Alcohol Awareness Improves Health, Communities and Families

By Suzanne Snyder, L.C.S.W., ACCESS Behavioral Health Director
April 19, 2016

Alcohol addiction is a disease. However, alcohol abuse can be prevented and treated, as long as there is more awareness about it. Here are a few of my tips to help assess and treat alcoholism:

  • Honestly ask yourself these questions:
    • How often do I drink?
    • How much do I drink per occasion? If you're not sure, keep notes for a couple of weeks.
    • Do I drink more than I planned to when I drink?
    • How do I feel the day after drinking? Hung over? Irritable? Unable to go to school or work?
    • Has anyone who cares about me ever asked me to cut down or quit?
    • Have I ever not been able to remember what I did after a bout of drinking?
    • Have I done things while under the influence that I felt bad about afterward?
    • Is there a history of addiction in my family?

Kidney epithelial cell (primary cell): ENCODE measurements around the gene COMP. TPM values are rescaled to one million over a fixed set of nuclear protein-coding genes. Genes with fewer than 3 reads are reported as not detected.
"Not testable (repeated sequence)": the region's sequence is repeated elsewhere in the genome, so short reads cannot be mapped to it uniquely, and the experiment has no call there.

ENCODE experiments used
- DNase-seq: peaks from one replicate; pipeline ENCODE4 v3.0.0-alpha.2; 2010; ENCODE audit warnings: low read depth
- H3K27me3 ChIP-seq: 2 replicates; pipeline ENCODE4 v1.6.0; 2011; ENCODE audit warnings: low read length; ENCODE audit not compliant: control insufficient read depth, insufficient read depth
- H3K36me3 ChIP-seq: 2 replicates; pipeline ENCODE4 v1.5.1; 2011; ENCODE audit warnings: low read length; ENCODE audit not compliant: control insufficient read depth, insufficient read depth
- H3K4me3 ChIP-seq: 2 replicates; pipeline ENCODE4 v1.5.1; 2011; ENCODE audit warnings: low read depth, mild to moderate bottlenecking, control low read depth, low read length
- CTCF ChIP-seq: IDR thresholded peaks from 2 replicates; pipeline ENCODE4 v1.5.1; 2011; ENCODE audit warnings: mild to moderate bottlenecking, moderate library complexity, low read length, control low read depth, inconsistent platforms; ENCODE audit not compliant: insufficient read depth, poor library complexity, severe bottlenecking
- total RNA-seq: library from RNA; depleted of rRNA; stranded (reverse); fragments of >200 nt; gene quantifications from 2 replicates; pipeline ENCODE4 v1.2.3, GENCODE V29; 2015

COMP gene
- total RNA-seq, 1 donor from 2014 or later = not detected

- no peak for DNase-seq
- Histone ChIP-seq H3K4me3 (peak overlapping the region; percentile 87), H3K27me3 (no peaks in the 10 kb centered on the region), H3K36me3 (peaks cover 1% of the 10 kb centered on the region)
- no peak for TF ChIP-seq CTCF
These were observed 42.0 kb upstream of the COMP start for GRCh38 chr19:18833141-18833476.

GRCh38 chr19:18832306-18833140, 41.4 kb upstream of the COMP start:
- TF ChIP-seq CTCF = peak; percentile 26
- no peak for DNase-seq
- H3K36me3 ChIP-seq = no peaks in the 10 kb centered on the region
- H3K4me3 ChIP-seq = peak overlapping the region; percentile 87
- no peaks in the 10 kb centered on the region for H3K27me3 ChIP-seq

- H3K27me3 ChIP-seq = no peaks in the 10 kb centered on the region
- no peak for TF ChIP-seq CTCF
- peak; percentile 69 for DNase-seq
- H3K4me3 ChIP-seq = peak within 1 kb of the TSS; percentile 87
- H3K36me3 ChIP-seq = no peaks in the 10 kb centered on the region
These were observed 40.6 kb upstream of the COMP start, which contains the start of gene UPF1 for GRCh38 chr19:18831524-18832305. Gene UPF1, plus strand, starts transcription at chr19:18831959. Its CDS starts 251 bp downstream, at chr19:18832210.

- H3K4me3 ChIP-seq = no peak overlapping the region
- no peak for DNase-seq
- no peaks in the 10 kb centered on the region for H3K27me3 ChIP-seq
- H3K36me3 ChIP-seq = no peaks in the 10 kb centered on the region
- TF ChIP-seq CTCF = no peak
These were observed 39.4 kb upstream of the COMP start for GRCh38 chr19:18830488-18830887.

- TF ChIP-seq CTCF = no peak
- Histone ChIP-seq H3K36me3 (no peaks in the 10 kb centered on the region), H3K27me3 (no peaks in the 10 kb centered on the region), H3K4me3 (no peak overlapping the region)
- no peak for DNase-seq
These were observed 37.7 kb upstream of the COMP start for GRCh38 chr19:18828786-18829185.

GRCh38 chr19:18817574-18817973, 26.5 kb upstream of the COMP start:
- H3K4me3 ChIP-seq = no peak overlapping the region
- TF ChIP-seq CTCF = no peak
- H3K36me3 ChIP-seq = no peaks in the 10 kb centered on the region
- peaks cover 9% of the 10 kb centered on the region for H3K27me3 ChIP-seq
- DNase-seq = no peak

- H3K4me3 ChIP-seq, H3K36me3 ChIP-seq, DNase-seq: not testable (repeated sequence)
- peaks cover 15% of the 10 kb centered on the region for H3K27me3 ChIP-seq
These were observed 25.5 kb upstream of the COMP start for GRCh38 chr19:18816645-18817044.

• Take the following mental experiment: How does it make you feel to think about stopping drinking for the next month? Interested? Scared you can't? Try it in real life. Were you able? Do you feel healthier? Is this feeling worth cutting down on your drinking?
  • ​Consider these guidelines about healthy alcohol use.
    • It is recommended that men drink no more than two and women no more than one serving(s) of alcohol in a day, and do not drink every day.
    • Drinking more gives you an increased risk for depression, sleep problems, and problems with work and relationships.
    • Alcohol abuse increases your risk for diabetes and liver, cardiovascular and brain disease.

  • ​Make an appointment with your medical provider or just walk in today. Don't wait if you are concerned. ACCESS medical and behavioral health providers are ready to help you attain your maximum health. We will provide you with a screening for alcohol use that will assist you in understanding your relationship with drinking and guiding your consultation with your provider.